Keating's Australia: is that what we wanted?

Issue 

By Peter Anderson

For those who may not fully have realised the import of Labor's record in government, or who still harbour illusions about its pretensions to progressive social reform, Paul Keating laid it all out quite clearly.

This was behind closed doors, so to speak, to a meeting of academics and experts at the World Congress of the International Industrial Relations Association in Sydney on August 31. The speech was not the sort of thing Keating would present on television, at least not in election mode.

The arbitration system established in 1901 "is finished", he said, and "we are rapidly phasing out its replacement" — by which he meant the Accord.

The assessment is interesting. In the first place it is not true that the industrial court system which polices labour issues has been done away with. Whatever form industrial relations practice takes, the courts are still there to ensure compliance by unions and workers, at the pain of stiff penalties should they not do so.

Secondly, if the Accord is really on the way out, what does that mean for all the rhetoric from Labor and its supporters about social wage provisions supposedly a part of the Accord deal? Will there be even the slightest Accord-type nod towards the maintenance of social amenities and social welfare conditions in the future?

Keating's point was that "we have now begun to do things in a new way", which was his way of introducing congress delegates to Labor's commitment to enterprise bargaining. If Keating is right, Australian labour relations are already suffering draconian changes.

But if there was an element of hyperbole for the benefit of the audience of industrial relations opinion formers, there was also a grain of truth and a warning for those who maintain a strong allegiance to basic union rights and traditional working conditions.

The arbitration system never worked very much in the interests of wage and salary earners, though it did deliver a reasonable uniform minimum standard of living during times of economic boom, now long gone. Policed by the arbitration system, the Accord slashed wages and conditions, and delivered precious little on the social wage side. Now, enterprise bargaining foreshadows a New Zealand-like disaster.

Enterprise bargaining is tailored to fit the needs of generally large, internationally competitive industries using the latest technology. Meanwhile, minimum wage standards for the vast sea of sweatshop workers will start to disappear, and below that the underclass of permanently unemployed will never find respite. What was the situation when Labor "arrived in office in 1983", when inflation was over 11%? "We were exhausted by industrial warfare. The profit share had been squeezed down", said Keating. These are the "problems" that Labor set out to fix.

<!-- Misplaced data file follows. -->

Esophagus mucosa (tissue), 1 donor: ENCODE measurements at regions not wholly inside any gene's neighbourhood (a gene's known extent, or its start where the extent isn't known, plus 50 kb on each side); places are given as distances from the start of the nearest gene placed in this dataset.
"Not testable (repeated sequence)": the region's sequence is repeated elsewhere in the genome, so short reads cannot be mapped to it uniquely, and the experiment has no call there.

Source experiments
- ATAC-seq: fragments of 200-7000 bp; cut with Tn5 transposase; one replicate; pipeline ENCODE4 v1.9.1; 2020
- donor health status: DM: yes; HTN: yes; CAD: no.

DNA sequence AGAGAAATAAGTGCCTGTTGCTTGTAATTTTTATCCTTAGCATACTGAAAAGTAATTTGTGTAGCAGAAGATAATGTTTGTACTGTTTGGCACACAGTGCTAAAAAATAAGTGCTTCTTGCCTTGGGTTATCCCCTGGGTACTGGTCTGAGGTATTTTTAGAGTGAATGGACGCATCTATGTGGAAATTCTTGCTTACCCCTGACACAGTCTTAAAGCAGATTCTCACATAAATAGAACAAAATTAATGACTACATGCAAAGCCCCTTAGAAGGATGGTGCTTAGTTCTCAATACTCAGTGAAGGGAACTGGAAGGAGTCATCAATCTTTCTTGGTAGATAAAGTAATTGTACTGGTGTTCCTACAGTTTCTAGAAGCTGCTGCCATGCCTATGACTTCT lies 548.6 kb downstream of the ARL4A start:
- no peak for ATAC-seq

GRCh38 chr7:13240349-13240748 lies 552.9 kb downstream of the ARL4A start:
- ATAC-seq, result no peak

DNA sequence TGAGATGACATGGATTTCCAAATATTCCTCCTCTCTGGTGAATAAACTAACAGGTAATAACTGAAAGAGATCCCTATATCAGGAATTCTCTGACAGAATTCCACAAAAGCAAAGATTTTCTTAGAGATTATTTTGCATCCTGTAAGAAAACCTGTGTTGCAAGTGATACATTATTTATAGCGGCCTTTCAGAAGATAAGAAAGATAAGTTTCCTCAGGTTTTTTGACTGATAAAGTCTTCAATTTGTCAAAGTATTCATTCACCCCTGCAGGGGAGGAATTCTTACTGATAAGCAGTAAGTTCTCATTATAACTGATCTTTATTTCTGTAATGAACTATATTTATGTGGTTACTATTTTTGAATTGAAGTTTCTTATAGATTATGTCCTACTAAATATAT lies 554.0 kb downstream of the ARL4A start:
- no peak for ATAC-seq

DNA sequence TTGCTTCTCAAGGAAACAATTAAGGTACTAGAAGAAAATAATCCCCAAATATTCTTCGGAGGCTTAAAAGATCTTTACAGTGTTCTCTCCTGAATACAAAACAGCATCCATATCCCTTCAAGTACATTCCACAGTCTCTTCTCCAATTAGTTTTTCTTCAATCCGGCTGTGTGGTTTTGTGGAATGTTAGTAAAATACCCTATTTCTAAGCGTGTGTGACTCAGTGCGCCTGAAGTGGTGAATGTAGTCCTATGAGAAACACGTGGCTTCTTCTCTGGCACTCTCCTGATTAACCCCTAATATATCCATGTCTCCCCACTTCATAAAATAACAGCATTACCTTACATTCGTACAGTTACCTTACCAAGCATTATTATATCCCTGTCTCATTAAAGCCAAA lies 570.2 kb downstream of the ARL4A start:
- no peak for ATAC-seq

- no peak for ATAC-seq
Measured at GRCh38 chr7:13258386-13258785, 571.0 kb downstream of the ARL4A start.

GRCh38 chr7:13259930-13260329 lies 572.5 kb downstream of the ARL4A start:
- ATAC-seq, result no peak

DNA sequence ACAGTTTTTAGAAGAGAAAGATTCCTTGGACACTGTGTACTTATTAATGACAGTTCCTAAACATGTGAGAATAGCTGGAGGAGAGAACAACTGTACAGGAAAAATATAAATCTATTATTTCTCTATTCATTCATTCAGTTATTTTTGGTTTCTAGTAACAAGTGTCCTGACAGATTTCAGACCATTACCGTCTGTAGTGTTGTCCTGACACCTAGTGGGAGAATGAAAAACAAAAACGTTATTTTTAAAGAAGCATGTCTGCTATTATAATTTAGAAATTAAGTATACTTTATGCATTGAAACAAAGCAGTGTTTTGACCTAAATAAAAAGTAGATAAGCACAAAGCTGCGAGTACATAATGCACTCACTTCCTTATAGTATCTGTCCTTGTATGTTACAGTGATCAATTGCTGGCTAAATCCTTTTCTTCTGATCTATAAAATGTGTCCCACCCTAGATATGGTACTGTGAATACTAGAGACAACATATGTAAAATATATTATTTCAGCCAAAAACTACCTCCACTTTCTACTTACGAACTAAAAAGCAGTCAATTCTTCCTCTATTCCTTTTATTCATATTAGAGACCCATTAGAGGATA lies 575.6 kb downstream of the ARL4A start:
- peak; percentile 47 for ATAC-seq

Luckily, said Keating, "we ... had a very enlightened central leadership in the union movement, and [in the 1980s] a prime minister whose entire suite of talents developed during a long and eventful career were ideally fitted to the task of conducting a national summit to reconcile the warring industrial parties".

In one way or another, the Accord was essential to the "favourable outcomes we were able to make", he said. Unhappily, this is true. The political hallmark of the period is the abject compliance of most of the ACTU/trade union leadership at a time of dramatic attacks on union conditions.

The ACTU's support for enterprise bargaining is just another episode in this long and sorry saga.

"Last year we had the lowest number of disputes for 30 years", Keating reported, and this at a time when unemployment went through the 10% barrier, the worst period in labour history since the 1930s depression.

The compensation for this devastation of labour conditions was the supposed provision of heath care, family assistance, quality education and so on. But ask a patient bedded on the floor of a corridor at Liverpool Hospital in Sydney's working class western suburbs, or teachers and students in one of the many overcrowded, dilapidated schools in Melbourne's west if they are at ease with social wage improvements.

"By the late '80s, we had restored the profit share", Keating said, and "we increased employment by one-fifth". He did not once mention the 15-25% reduction in real award rates of pay or the crisis of mass unemployment created by Labor's management.

He did explain that money wages had risen 20% in the early '80s boom, but rose by only a third of that late in the decade, a process which was responsible for "bringing inflation down and employment up through adjusting wages" (emphasis added).

It is clear enough that Labor systematically went about reducing real wages to improve the "international competitiveness" of Australian businesses. The '80s were a profit bonanza for Australian investors and speculators. Is this what we wanted?

"This is suburban Australia", Keating summed up, invoking a hazy image of Bankstown, where he grew up, "which is where most Australians live, but it is not wealthy or privileged or elitist. It's a good life out there for most people, with good houses, good schools and good to good colleges for kids who want to go on. There is child-care for working families, and quality treatment for everyone in public hospitals."

It has obviously been a long time since Keating made the trip from Elizabeth Bay to Bankstown. Or should I have said that the other way around?